SPRINGFIELD – From missionary workers to seasoned world travelers, Mercy Medical Center’s
Travel Medicine Clinic can be a godsend.
“We offer an individualized plan based on one’s travel needs and destination,” nurse Jennifer Fortin, said. She has completed 100 hours of training in travel medicine.
Sitting at her desk with mounds of travel information at her fingertips, Fortin is enthusiastic about her role in Mercy’s Infectious Diseases Department as she preps for the afternoon’s visitors coming in.
Postcards from exotic lands dot her office from travelers who have met with her and used her advice to ensure a safe and healthy journey.
“I research and educate travelers on their chances of contracting a serious disease or illness,” she told Reminder Publications
Fortin cited hepatitis A, meningitis, typhoid fever, yellow fever and rabies as examples of illnesses that can be contracted while in a foreign land.
“Older travelers also will have different needs than a younger traveler,” she said.
Fortin sees individuals ages 14 and older on Tuesdays, Wednesdays and Thursdays by appointment from 1 to 5 p.m. at the Mercy campus, 300 Stafford St., Suite 306.
Fortin noted that “ideally” individuals should make an appointment four to six weeks prior to departure since some vaccines may be necessary and need time to incubate.
“Vaccines given at the last minute are not as effective as those that were given two to three weeks prior to departure,” she said.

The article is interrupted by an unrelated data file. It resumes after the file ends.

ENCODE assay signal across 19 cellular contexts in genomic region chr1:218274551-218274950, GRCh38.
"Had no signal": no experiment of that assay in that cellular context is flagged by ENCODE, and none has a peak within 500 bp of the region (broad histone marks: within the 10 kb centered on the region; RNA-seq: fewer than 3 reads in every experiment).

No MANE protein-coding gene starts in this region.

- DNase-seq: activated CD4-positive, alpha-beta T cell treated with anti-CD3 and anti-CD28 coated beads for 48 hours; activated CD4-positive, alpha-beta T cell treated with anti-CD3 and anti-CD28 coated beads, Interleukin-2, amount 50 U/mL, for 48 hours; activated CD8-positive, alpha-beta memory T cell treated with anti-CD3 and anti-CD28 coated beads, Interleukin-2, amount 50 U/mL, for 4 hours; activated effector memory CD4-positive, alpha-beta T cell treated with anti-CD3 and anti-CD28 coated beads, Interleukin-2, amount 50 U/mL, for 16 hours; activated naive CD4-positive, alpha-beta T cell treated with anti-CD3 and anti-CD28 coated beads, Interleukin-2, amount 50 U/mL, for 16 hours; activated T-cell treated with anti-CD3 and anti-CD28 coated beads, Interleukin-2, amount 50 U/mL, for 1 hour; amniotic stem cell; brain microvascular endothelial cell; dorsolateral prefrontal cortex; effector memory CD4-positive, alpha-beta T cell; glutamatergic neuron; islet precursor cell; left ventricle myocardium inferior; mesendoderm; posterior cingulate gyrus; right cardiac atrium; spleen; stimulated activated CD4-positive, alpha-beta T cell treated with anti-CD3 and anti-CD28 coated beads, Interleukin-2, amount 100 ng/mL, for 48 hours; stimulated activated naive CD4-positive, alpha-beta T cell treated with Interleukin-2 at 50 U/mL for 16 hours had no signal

The clinic offers complete travel related health services including vaccinations, malaria prophylaxis and health teaching. The real time data is researched by Fortin through the Centers for Disease Control
“We need to know your itinerary to ensure a custom tailored plan to help you stay healthy,” she said.
Fortin noted the clinic is also staffed by Dr. Claire Magauran, medical director and Glynis Barney, medical assistant.
“Dr. Magauran is a world traveler who is board certified in internal medicine and infectious diseases and has a special interest in tropical and travel medicine,” Fortin said, adding that Barney works with travel patients to help coordinate their services.
Individuals receiving a 30-minute consultation leave with a mini travel medicine health guide, a fact sheet on medicine prescriptions and instructions for use and a trip kit checklist in addition to specific information on one’s travel destination.
Fortin offered some basic suggestions while on any trip, and especially in areas where health care options may be limited. Tips include:
• Let your body adjust once you arrive.
• Protect yourself from disease-bearing insects.
• Never go barefoot – even on the beach.
• Make sure your water is purified.
• Consume only well-cooked food.
• Eat fruits and vegetables that you have washed and peeled first.
• Prefill your prescriptions since they may not be available at your destination.
• Don’t swim in rivers, lakes and streams.
• Choose means of transportation carefully.
For more information or to arrange a consultation with Fortin, call 748-9927.